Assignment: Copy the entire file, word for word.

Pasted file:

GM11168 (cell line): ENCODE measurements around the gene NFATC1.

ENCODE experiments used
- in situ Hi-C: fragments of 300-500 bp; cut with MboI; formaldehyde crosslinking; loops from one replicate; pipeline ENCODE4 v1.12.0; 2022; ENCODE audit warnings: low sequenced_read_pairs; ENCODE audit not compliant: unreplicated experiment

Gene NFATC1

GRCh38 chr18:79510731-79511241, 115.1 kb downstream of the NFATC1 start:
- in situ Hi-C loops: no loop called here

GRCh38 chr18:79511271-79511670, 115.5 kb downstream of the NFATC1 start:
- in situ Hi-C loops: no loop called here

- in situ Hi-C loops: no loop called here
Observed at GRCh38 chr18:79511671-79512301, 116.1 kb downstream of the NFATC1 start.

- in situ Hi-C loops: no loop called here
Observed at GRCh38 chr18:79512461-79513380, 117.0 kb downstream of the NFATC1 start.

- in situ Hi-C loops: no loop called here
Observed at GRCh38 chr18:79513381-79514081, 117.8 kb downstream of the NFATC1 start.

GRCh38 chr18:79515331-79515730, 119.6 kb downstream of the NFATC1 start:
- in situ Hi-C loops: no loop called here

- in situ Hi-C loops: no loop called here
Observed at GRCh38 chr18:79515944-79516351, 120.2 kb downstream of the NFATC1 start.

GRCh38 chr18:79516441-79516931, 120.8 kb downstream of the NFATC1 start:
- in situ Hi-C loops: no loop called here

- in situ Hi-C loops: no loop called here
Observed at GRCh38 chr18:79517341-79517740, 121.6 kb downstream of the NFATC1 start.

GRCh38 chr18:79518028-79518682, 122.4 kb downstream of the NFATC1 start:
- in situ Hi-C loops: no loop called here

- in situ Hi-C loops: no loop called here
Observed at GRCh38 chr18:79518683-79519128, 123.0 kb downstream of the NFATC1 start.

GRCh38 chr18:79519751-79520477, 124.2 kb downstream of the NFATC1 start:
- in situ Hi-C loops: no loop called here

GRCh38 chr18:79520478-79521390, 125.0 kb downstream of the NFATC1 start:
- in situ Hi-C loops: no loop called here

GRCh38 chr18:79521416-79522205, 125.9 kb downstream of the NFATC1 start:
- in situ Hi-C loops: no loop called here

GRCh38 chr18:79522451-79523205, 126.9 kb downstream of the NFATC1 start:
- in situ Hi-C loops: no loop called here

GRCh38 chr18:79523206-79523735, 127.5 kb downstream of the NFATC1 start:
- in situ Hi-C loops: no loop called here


GM11168 (cell line): ENCODE measurements around the gene NFATC1.

ENCODE experiments used
- in situ Hi-C: fragments of 300-500 bp; cut with MboI; formaldehyde crosslinking; loops from one replicate; pipeline ENCODE4 v1.12.0; 2022; ENCODE audit warnings: low sequenced_read_pairs; ENCODE audit not compliant: unreplicated experiment

Gene NFATC1

GRCh38 chr18:79510731-79511241, 115.1 kb downstream of the NFATC1 start:
- in situ Hi-C loops: no loop called here

GRCh38 chr18:79511271-79511670, 115.5 kb downstream of the NFATC1 start:
- in situ Hi-C loops: no loop called here

- in situ Hi-C loops: no loop called here
Observed at GRCh38 chr18:79511671-79512301, 116.1 kb downstream of the NFATC1 start.

- in situ Hi-C loops: no loop called here
Observed at GRCh38 chr18:79512461-79513380, 117.0 kb downstream of the NFATC1 start.

- in situ Hi-C loops: no loop called here
Observed at GRCh38 chr18:79513381-79514081, 117.8 kb downstream of the NFATC1 start.

GRCh38 chr18:79515331-79515730, 119.6 kb downstream of the NFATC1 start:
- in situ Hi-C loops: no loop called here

- in situ Hi-C loops: no loop called here
Observed at GRCh38 chr18:79515944-79516351, 120.2 kb downstream of the NFATC1 start.

GRCh38 chr18:79516441-79516931, 120.8 kb downstream of the NFATC1 start:
- in situ Hi-C loops: no loop called here

- in situ Hi-C loops: no loop called here
Observed at GRCh38 chr18:79517341-79517740, 121.6 kb downstream of the NFATC1 start.

GRCh38 chr18:79518028-79518682, 122.4 kb downstream of the NFATC1 start:
- in situ Hi-C loops: no loop called here

- in situ Hi-C loops: no loop called here
Observed at GRCh38 chr18:79518683-79519128, 123.0 kb downstream of the NFATC1 start.

GRCh38 chr18:79519751-79520477, 124.2 kb downstream of the NFATC1 start:
- in situ Hi-C loops: no loop called here

GRCh38 chr18:79520478-79521390, 125.0 kb downstream of the NFATC1 start:
- in situ Hi-C loops: no loop called here

GRCh38 chr18:79521416-79522205, 125.9 kb downstream of the NFATC1 start:
- in situ Hi-C loops: no loop called here

GRCh38 chr18:79522451-79523205, 126.9 kb downstream of the NFATC1 start:
- in situ Hi-C loops: no loop called here

GRCh38 chr18:79523206-79523735, 127.5 kb downstream of the NFATC1 start:
- in situ Hi-C loops: no loop called here